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I am multiplying constant vector<bool> on different vector<double> many times. I wonder how fast is that, wouldn't it be faster to convert it first to vector<double>, so that sse can be used?

    void applyMask(std::vector<double>& frame, const std::vector<bool>& mask)
        std::transform(frame.begin(), frame.end(), mask.begin(), frame.begin(), [](const double& x, const bool& m)->double{ return x*m;});
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Can you show us what your code looks like right now? –  Mysticial Feb 1 '12 at 9:18
sorry, I did not noticed vector<bool> and vector<double> were stripped to just vector. –  Slava Feb 1 '12 at 9:35
How do you multiply a double with a bool? Set to zero if false? Or am I missing something? –  Mysticial Feb 1 '12 at 9:36
exactly: "set zero if false" –  Slava Feb 1 '12 at 9:40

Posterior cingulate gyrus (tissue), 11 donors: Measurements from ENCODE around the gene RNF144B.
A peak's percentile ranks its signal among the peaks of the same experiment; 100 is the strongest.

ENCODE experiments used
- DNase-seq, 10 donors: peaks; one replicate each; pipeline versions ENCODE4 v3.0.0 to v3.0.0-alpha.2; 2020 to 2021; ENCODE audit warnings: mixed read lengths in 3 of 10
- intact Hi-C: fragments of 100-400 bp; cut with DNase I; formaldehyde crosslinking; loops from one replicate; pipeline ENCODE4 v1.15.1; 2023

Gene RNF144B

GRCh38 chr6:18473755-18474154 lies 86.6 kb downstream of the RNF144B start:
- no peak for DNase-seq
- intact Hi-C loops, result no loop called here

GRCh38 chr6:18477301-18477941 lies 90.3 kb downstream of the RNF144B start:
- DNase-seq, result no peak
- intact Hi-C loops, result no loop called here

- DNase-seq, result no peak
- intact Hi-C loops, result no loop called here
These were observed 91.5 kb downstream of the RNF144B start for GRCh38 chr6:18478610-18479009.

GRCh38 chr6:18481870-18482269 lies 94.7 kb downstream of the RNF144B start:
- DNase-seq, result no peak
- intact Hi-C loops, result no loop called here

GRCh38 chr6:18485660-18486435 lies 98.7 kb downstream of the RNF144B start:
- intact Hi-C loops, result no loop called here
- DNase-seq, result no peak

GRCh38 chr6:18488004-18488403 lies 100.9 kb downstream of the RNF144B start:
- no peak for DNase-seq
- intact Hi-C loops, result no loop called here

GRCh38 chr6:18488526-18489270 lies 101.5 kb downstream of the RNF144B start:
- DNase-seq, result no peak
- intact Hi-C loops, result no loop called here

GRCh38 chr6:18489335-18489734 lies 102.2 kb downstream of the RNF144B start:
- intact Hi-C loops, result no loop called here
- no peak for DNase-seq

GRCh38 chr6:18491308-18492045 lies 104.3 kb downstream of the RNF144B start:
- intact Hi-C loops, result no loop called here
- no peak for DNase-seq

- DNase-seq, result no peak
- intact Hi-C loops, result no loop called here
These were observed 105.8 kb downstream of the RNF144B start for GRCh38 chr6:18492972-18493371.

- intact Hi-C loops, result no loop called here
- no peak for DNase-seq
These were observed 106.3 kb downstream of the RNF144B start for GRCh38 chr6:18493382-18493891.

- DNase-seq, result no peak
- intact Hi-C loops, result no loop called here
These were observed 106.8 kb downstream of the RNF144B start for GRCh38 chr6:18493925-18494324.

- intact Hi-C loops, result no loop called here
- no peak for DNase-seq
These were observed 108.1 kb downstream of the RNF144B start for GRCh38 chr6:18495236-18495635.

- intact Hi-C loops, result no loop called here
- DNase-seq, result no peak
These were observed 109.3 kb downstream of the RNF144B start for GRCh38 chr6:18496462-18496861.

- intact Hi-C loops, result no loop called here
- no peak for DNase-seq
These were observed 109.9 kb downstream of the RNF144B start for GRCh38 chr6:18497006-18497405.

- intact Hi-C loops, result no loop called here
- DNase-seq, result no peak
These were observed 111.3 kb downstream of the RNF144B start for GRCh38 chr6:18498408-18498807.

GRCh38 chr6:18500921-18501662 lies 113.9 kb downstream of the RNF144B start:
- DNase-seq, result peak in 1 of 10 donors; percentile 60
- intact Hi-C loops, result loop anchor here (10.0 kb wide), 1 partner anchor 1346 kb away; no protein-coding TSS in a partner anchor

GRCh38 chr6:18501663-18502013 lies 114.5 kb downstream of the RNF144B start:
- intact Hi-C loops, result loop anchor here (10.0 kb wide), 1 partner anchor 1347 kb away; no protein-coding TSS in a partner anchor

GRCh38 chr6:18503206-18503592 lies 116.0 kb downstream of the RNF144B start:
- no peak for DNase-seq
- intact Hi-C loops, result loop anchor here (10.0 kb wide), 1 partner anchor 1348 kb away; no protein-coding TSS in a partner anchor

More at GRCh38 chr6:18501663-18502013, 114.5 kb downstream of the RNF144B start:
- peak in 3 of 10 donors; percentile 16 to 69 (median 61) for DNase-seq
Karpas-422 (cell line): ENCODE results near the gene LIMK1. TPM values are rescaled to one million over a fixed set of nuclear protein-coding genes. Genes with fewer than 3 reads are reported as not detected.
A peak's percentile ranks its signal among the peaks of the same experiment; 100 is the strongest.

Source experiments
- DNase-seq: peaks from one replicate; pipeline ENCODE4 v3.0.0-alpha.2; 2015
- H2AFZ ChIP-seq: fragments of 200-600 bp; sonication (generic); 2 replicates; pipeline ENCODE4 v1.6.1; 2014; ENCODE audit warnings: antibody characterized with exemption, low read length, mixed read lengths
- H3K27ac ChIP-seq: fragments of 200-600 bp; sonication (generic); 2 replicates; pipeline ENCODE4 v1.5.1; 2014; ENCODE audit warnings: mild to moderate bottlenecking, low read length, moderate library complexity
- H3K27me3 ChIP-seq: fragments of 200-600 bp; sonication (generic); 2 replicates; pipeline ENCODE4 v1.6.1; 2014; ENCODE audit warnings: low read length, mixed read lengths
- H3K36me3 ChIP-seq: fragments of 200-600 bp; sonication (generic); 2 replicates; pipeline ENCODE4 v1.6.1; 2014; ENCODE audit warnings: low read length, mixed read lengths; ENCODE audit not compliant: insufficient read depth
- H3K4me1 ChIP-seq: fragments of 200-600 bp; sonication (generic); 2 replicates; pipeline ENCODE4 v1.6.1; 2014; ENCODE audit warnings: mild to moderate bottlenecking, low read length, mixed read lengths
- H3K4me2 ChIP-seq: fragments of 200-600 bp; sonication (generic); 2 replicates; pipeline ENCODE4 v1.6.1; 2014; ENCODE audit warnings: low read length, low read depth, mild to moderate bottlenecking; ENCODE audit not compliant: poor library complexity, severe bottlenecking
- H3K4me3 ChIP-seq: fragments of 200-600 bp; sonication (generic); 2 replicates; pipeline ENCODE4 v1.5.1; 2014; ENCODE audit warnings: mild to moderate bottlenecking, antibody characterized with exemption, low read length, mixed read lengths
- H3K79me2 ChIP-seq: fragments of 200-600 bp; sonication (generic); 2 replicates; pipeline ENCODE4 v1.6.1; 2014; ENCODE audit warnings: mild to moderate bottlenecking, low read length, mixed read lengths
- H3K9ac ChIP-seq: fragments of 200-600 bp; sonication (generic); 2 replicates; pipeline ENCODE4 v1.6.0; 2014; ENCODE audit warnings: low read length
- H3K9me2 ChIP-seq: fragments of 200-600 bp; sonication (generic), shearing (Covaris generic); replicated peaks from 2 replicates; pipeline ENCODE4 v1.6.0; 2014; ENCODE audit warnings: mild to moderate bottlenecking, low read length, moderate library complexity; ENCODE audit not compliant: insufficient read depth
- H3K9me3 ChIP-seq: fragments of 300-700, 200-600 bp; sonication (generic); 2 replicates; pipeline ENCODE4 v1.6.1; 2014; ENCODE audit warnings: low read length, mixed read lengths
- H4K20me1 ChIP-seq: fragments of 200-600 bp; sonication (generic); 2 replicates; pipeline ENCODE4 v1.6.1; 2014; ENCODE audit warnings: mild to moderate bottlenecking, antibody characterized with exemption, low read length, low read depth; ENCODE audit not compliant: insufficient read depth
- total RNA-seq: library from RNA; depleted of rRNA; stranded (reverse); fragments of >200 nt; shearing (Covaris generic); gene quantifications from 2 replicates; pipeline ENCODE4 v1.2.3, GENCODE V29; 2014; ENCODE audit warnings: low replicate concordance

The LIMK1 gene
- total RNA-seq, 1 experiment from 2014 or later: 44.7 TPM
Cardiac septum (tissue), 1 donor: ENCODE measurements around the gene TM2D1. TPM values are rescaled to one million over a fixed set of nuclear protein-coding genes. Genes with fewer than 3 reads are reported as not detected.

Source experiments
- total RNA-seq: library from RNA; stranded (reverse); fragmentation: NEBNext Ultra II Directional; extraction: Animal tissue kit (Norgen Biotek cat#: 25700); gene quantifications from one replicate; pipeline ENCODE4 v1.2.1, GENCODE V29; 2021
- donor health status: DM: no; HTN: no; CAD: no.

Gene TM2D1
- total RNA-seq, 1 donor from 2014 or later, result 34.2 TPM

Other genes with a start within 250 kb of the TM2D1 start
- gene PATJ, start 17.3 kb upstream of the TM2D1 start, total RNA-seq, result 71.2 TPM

The problem here is that the vector<bool> specialization might get in the way of any attempt by the compiler to vectorize this... –  Mysticial Feb 1 '12 at 9:42

1 Answer 1

up vote 5 down vote accepted

It seems like you're trying to zero parts of a vector<double> using a mask of vector<bool>.

As it stands right now, it's not vectorizable. Furthermore, the vector<bool> template specialization is going to hinder the compiler's ability to do any sort of auto-vectorization.

So you basically have two options:

The easy way is to indeed convert the vector<bool> to a vector<double> of corresponding zeros and ones. Then the problem reduces to simply vector-to-vector multiplication of the same datatype, which is completely vectorizable. (even auto-vectorizable)

The harder way (which might be faster), is to play some hacks with the _mm_and_pd or _mm_blendv_pd() intrinsics/instructions. But that requires a lot more work since you have to manually vectorize the code.

I suggest you just go with the easy way. No need to dive into manual vectorization unless you really need to.

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